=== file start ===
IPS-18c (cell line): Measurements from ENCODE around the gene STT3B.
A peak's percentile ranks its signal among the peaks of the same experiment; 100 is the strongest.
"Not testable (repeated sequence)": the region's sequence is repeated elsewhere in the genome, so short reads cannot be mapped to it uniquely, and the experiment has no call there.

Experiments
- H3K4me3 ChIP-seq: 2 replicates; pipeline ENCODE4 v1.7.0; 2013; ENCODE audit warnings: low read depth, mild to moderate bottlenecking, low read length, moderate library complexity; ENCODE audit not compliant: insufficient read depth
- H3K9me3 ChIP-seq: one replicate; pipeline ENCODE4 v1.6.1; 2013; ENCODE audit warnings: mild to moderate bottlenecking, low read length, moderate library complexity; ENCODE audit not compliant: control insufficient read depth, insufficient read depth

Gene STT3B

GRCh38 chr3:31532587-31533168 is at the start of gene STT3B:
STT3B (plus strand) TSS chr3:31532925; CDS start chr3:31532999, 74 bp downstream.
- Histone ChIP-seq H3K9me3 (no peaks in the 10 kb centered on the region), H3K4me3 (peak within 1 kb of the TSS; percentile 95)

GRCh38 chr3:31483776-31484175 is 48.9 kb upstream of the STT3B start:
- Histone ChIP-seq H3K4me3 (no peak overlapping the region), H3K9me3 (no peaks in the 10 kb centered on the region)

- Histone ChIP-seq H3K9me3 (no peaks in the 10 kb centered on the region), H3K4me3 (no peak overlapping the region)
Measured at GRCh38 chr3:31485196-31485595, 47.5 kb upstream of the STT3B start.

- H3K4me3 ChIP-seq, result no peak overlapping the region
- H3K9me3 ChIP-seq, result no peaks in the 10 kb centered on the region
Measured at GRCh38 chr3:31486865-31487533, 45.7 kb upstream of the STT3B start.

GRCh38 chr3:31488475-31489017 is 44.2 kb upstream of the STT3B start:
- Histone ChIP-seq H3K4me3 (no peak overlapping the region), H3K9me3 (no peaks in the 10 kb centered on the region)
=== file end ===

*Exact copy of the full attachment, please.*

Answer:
IPS-18c (cell line): Measurements from ENCODE around the gene STT3B.
A peak's percentile ranks its signal among the peaks of the same experiment; 100 is the strongest.
"Not testable (repeated sequence)": the region's sequence is repeated elsewhere in the genome, so short reads cannot be mapped to it uniquely, and the experiment has no call there.

Experiments
- H3K4me3 ChIP-seq: 2 replicates; pipeline ENCODE4 v1.7.0; 2013; ENCODE audit warnings: low read depth, mild to moderate bottlenecking, low read length, moderate library complexity; ENCODE audit not compliant: insufficient read depth
- H3K9me3 ChIP-seq: one replicate; pipeline ENCODE4 v1.6.1; 2013; ENCODE audit warnings: mild to moderate bottlenecking, low read length, moderate library complexity; ENCODE audit not compliant: control insufficient read depth, insufficient read depth

Gene STT3B

GRCh38 chr3:31532587-31533168 is at the start of gene STT3B:
STT3B (plus strand) TSS chr3:31532925; CDS start chr3:31532999, 74 bp downstream.
- Histone ChIP-seq H3K9me3 (no peaks in the 10 kb centered on the region), H3K4me3 (peak within 1 kb of the TSS; percentile 95)

GRCh38 chr3:31483776-31484175 is 48.9 kb upstream of the STT3B start:
- Histone ChIP-seq H3K4me3 (no peak overlapping the region), H3K9me3 (no peaks in the 10 kb centered on the region)

- Histone ChIP-seq H3K9me3 (no peaks in the 10 kb centered on the region), H3K4me3 (no peak overlapping the region)
Measured at GRCh38 chr3:31485196-31485595, 47.5 kb upstream of the STT3B start.

- H3K4me3 ChIP-seq, result no peak overlapping the region
- H3K9me3 ChIP-seq, result no peaks in the 10 kb centered on the region
Measured at GRCh38 chr3:31486865-31487533, 45.7 kb upstream of the STT3B start.

GRCh38 chr3:31488475-31489017 is 44.2 kb upstream of the STT3B start:
- Histone ChIP-seq H3K4me3 (no peak overlapping the region), H3K9me3 (no peaks in the 10 kb centered on the region)